We all have choices, and when it comes to jobs there may be more choices now than ever before. Unemployment is down, technology is creating jobs that have never existed before, and global economies are growing. Our employees can choose to leave our companies and work for our competitors all over the world.
As leaders, we have choices too. What type of choice is required of a leader who wants to stimulate high productivity, and rate well on all measures of employee satisfaction? It is the choice between a strategy based on imposing control and a strategy based on eliciting commitment (Handel, 2003).
I teach Sociology of Organizations & Institutions at Brandman University, and every term students share the terrible experiences they have had in the workplace. They talk about tyrannical supervisors, cutthroat coworkers, and feeling like pawns in a big chess game. These complaints are often describing organizations utilizing a control strategy – a model that assumes low employee commitment, is based on hierarchy, and seeks to maintain order and achieve efficiency. This model is designed to produce reliable results but fails to inspire outstanding performance.
In contrast, the commitment strategy works to develop mutual trust. It removes levels of hierarchy, empowers employees, and creates jobs with more responsibility and flexibility. Management hierarchies are relatively flat and differences in status are minimized. At the heart of it, the commitment strategy believes that eliciting employee commitment will lead to enhanced performance.
If the commitment strategy is so great, why don’t we see more organizations using it? There is a cost associated with the commitment strategy. It requires managers to learn new skills, invest more in relationships, handle greater levels of uncertainty, and move outside their comfort zone – where they will experience the discomfort associated with changing habits and attitudes.
I believe the commitment strategy not only leads to enhanced performance, but it also leads to greater retention. People who are committed will choose to stay with the organization. Based on my knowledge and experience, here are nine ways we can build commitment in our organizations.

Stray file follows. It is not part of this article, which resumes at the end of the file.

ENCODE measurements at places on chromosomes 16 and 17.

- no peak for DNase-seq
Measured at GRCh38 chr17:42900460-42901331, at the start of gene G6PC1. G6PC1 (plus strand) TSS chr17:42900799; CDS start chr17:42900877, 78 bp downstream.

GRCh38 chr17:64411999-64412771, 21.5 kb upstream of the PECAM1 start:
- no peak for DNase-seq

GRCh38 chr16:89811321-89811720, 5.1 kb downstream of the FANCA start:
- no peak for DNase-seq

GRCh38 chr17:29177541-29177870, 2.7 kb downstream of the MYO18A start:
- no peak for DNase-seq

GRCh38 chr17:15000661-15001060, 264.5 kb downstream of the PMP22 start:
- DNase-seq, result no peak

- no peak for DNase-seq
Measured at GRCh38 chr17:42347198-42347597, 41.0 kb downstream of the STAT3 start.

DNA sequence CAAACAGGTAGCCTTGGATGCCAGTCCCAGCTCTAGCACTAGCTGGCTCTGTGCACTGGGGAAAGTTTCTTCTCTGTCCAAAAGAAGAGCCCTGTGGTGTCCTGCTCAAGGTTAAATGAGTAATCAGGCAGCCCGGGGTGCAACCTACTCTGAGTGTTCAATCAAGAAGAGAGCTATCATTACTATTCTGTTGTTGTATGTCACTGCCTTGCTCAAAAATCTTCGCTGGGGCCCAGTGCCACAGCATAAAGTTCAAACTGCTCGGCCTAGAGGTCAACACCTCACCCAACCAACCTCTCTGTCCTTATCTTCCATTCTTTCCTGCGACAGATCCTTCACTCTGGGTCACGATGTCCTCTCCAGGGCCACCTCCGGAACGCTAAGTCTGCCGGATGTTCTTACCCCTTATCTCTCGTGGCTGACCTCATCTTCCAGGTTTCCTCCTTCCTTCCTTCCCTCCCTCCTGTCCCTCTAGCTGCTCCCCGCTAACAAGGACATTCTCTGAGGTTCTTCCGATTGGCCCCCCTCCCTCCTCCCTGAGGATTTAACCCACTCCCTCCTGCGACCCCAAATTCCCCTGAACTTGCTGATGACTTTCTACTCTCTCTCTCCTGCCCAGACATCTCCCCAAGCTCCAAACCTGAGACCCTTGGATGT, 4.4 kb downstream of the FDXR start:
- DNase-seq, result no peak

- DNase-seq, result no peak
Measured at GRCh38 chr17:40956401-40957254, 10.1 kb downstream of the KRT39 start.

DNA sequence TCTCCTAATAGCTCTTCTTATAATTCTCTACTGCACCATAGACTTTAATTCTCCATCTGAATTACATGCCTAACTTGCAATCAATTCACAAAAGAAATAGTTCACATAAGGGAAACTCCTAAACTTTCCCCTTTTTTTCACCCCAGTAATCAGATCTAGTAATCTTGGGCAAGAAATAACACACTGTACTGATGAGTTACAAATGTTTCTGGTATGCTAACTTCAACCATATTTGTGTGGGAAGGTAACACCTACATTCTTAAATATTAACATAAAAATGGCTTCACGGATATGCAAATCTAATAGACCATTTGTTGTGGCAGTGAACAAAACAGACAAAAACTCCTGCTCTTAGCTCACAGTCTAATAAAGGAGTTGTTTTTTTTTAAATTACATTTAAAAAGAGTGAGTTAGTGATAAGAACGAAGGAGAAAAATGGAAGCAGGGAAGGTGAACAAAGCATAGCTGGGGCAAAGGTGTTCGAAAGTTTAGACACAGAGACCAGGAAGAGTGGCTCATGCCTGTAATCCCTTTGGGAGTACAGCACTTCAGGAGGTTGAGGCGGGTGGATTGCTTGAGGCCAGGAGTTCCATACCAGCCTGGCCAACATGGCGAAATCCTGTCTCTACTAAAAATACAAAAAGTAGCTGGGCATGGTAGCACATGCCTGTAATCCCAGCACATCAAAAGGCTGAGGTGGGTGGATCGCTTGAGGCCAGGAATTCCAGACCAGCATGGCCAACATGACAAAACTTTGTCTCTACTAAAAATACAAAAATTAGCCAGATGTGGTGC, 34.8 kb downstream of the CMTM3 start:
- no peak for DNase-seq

- Effective Leadership – A strong measure of leadership is the willingness of the team to follow. If we want to be the employer of choice, we must grow our personal leadership skills. These leadership skills include communication, listening, integrity, transparency, and self-awareness.
- Opportunity – Opportunities can come in many forms – increased pay, promotion, professional development. People are looking for opportunities for growth, and if our company doesn’t provide opportunities they will look somewhere else.
- Autonomy – Autonomy can mean letting people set their own schedules, work at their own pace, make independent decisions, and more. Higher levels of autonomy tend to result in increased motivation, job satisfaction, and productivity.
- Ownership – Ownership is similar to autonomy, but means the employee is trusted to make decisions that impact the organization’s success. For example, developing new programs, defining processes, and proposing changes.
- Ability to succeed – Do our teams have the tools they need to succeed? Is there a sufficient budget? Have they been properly onboarded? Do they have mentors? As leaders, it is our responsibility to ensure our employees have what they need to be successful in our organizations.
- Social connection – Research shows that people with work pals are less likely to accept an offer outside their company. And the more workplace friends they have the more likely they are to stay. The importance of social connection at work varies by generation, but overall it’s correlated with retention.
- Work-life balance – Technology has increased work demands and impacted our ability to draw firm boundaries between work and life-outside-of-work, resulting in increased anxiety and burnout. Focus on the long-game and support staff when they request time off.
- Passion – As leaders, we don’t have control over every aspect of staff retention. Employees bring their own drive, motivation, and passion. But, we can look for passion in our hiring processes. If someone loves the subject of their work, they are more likely to stay.
- Special sauce – What makes our organization unique and different? Is it the annual holiday party? Weekly flower arrangements? Free gym memberships? Special sauce can be anything (and it doesn’t have to be huge or expensive), but it needs to be something our employees can’t find anywhere else.
Handel, M. (2003). The sociology of organizations: Classic, contemporary, and critical readings. Sage Publications. Thousand Oaks, CA.